Preperation and Setup
Masses of atoms are measured relative to the mass of the carbon-12 isotope, which itself is defined to have a mass of exactly 12 atomic mass units (or amu). This definition is especially useful when measuring isotope masses with a mass spectrometer. The mass spectrometer is a device used to measure the mass of an atom by reading on a detecting screen the amount of deflection their +1 ions experience in a magnetic field: the smaller the deflection the larger the mass. More specifically, the mass of an atom is measured by comparing its deflection in the mass spectrometer to the deflection of the carbon-12 mass standard. For a sample of an element one can also count the number of atoms of each isotope that hit the detecting screen to obtain the fractional abundance of each isotope. The average atomic mass of the element that appears on the periodic table is then the weighted average of the isotope masses.
Masses of molecules can also be measured using the mass spectrometer as well. In this case the molecule may also break into fragments that produce a characteristic "fingerprint" pattern for the molecule. The highest masses observed are the molecular masses for molecules containing differing isotopes. One could obtain the molecular mass experimentally from the weighted average of these highest masses, but it is usually far simpler to calculate the molecular mass by simply adding together the atomic masses of all the atoms in the molecular formula. Refer to the diagram below to learn how a mass spectrometer works.
Single atoms or molecules are far too small to work with in the laboratory and the atomic mass unit is also far too small a mass to work with conveniently in the laboratory. Instead, in the laboratory we prefer to work with masses in units of grams. So we need some means to scale the masses that we can measure with a mass spectrometer up to usful masses in grams. This is accomplished by defining a special number called the mole.
The mole is defined as the number of carbon atoms in exactly 12 grams of the carbon-12 isotope. This number is also known as Avogadro's number. Since this mass in grams is numerically equal to the mass of carbon-12 in amu (and carbon-12 is the mass standard) the mole provides a simple way to use atomic mass measurements. A mole of atoms of any element has a mass equal to its atomic mass, but expressed in grams not amu. Likewise, the mass of one mole of molecules is the molecular mass expressed in grams. The mass of one mole of a substance is called the molar mass.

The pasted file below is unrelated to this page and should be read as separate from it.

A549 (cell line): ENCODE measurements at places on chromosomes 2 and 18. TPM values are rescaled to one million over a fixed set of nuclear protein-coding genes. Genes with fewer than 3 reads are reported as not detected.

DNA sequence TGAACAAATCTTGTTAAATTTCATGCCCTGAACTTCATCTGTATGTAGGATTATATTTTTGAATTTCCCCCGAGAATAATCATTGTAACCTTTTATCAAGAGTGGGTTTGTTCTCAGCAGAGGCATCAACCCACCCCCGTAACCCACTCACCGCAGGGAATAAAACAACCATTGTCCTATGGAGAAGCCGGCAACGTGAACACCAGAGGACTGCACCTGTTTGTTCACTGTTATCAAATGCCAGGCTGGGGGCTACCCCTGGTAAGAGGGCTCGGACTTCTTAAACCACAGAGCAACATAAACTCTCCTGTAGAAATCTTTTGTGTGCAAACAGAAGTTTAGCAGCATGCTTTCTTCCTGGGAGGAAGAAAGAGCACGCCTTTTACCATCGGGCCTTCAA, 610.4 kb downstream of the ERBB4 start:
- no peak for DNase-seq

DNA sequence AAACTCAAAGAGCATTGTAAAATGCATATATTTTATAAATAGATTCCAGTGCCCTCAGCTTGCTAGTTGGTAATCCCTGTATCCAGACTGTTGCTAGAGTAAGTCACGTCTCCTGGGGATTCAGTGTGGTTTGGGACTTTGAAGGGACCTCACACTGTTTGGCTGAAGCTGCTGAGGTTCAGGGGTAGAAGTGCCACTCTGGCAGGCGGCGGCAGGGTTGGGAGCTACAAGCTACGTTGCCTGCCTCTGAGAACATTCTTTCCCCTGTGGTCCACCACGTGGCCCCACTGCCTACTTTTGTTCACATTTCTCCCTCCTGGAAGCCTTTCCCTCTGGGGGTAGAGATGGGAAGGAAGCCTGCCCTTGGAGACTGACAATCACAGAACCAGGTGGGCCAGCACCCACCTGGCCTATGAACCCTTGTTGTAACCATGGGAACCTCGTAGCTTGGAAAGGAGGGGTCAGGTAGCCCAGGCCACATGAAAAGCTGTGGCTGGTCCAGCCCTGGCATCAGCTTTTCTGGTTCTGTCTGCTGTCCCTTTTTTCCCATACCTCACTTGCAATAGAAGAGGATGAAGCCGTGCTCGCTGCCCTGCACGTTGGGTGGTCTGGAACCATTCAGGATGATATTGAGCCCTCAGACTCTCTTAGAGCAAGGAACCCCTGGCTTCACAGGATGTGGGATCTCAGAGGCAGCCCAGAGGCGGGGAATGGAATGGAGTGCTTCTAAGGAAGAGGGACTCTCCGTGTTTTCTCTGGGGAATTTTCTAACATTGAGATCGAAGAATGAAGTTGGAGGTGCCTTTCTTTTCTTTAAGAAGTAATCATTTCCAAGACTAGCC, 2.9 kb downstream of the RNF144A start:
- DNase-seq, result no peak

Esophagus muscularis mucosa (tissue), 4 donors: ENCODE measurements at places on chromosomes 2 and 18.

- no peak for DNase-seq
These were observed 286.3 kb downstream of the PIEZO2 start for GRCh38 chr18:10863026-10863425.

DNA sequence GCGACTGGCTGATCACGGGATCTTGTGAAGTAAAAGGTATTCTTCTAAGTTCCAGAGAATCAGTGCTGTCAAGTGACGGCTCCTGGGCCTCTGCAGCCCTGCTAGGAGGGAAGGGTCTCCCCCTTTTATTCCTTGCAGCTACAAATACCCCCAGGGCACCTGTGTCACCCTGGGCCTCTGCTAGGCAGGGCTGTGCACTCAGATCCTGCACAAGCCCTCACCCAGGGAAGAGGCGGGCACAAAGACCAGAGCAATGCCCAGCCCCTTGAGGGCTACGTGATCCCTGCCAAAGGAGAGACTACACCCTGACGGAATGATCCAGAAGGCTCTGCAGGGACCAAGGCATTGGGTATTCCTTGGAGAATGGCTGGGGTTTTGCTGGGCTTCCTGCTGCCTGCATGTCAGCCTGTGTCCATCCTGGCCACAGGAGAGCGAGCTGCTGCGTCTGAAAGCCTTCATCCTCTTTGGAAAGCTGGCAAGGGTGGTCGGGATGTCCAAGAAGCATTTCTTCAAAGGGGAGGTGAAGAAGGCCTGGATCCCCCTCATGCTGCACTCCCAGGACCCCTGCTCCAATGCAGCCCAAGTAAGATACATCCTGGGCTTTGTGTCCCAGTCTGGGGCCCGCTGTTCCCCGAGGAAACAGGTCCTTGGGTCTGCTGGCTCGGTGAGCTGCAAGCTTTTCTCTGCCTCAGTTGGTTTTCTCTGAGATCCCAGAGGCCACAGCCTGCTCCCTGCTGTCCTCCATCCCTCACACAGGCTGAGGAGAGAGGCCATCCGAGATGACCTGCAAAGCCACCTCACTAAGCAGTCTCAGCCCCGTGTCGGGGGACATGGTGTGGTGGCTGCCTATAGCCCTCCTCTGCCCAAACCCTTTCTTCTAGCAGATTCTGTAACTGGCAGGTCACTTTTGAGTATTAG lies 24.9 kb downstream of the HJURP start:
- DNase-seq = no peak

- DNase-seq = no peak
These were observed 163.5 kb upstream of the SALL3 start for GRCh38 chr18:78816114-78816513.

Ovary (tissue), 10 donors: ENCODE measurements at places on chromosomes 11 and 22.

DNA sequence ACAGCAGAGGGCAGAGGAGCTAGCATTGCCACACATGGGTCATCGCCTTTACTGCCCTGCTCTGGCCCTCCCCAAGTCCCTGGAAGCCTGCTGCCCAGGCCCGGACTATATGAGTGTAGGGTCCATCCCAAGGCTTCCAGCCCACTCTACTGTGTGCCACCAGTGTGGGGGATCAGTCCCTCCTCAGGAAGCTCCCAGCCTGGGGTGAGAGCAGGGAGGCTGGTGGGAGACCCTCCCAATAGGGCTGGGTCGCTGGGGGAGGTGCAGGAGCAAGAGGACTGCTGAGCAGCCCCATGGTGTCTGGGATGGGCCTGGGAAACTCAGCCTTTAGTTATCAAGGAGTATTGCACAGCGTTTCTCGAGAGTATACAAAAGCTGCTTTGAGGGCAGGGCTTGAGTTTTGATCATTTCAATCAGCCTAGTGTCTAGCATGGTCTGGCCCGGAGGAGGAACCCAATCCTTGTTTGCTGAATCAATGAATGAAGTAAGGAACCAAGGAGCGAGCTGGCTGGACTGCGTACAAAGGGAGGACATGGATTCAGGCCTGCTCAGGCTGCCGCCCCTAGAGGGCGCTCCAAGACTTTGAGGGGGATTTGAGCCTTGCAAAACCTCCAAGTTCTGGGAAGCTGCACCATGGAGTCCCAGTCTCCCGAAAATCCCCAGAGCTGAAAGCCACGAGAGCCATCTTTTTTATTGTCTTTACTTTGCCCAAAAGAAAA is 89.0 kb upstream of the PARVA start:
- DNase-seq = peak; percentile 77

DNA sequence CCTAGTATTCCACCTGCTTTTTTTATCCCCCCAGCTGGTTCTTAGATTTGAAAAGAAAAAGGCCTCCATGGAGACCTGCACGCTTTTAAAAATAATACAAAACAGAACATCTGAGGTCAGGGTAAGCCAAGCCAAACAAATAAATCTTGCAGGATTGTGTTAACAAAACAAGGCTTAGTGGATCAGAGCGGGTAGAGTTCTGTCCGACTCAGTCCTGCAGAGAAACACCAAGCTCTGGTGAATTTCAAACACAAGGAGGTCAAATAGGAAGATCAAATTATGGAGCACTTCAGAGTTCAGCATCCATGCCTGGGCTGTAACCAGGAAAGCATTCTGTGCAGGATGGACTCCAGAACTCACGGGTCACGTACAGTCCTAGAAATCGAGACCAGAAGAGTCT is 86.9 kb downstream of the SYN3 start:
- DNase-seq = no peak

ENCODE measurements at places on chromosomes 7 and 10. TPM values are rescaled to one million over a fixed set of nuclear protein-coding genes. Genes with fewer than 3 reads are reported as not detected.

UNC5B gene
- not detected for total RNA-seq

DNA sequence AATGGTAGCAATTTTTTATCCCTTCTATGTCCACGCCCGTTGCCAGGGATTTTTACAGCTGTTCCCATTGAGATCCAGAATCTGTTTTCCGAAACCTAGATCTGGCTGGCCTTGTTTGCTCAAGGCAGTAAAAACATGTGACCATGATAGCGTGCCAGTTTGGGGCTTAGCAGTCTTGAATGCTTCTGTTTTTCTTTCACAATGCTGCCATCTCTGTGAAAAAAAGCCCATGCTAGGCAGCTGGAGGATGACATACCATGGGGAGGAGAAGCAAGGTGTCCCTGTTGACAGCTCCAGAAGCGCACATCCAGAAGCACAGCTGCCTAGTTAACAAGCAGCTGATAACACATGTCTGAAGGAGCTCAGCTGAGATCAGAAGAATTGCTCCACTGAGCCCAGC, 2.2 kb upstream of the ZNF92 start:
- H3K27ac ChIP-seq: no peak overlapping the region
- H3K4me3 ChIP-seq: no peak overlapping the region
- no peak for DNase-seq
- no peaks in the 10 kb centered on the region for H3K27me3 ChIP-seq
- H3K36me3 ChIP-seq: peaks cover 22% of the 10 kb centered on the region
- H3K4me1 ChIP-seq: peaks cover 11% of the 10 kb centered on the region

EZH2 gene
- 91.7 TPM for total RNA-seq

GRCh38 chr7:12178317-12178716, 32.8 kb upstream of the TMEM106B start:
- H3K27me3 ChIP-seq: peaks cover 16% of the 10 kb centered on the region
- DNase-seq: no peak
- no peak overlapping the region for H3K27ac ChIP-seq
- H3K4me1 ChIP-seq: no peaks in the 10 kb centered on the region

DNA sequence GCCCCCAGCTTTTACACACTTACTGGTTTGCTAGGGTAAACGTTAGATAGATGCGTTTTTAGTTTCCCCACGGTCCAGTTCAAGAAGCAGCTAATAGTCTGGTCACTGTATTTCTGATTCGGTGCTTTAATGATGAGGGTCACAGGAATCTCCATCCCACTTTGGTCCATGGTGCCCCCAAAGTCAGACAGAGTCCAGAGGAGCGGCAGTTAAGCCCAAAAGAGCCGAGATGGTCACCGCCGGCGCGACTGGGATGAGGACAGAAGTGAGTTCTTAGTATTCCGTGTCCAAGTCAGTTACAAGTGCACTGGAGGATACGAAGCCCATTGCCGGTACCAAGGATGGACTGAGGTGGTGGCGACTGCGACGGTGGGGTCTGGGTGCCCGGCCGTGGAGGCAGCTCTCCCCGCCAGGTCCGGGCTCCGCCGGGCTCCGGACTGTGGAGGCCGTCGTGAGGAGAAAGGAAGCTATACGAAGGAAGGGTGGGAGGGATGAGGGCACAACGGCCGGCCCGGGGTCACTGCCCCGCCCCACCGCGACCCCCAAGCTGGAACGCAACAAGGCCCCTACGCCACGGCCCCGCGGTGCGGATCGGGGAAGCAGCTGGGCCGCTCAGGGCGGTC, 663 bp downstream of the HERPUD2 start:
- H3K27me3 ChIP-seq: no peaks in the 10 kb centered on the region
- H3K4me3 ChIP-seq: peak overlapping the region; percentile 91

The mole is a special name for a number, like a dozen is a special name for 12 and a pair is a special name for 2. Unlike the dozen or the pair, which are defined numbers, the mole is an experimentally measured number. In principle one would have to weigh out exactly 12 grams of carbon-12 and count how many atoms were in the sample to find out how many particles are in a mole (although in practice this number is determined through X-ray measurements on extremely pure silicon crystals). Since the number of particles in a mole is determined experimentally, there is some uncertainty in its value. A recent measurement of the number of particles in a mole (or Avogadro's number) to 8 significant figures is 6.0221421 x 1023.
Before mass spectrometers or other fancy pieces of apparatus existed, however, scientists measured Avogadro's number and molar masses of substances using simple equipment similar to that found in your lab drawer. In this experiment you will measure the molar mass of magnesium using simple equipment.
Experimentally the molar mass is measured as the mass of a sample of a substance divided by the number of moles in the sample. The mass of the sample is measured easily. For the magnesium ribbon we will be using we will measure the length of the ribbon and multiply this by a mass/length ratio that you will be given in class (the masses of the pieces of ribbon are too small to be measured reliably on the balances).
For the other half of the measurement you will need to determine the number of moles in the sample of ribbon. In this experiment we will assume that we do not know the atomic or molar mass of magnesium (although we can use the atomic mass of magnesium off the periodic table at the end to check our results), so we cannot simply divide the mass of the magnesium ribbon by its molar mass to get number of moles. Instead we will have to measure number of moles experimentally.
One way of measuring number of moles directly without knowing a molar mass is by using the ideal gas equation (rearranged to solve for moles: n = PV/RT) and along with pressure, temperature, and volume observations. This will work only if our sample is a gas, however, but magnesium ribbon is a solid. To get around this we will consume the magnesium metal in a single replacement reaction with HCl(aq) that will produce H2(g). Once the number of moles of H2(g) has been determined, we can find the number of moles of magnesium at the start of the reaction through a simple stoichiometry calculation using the balanced chemical equation for the reaction.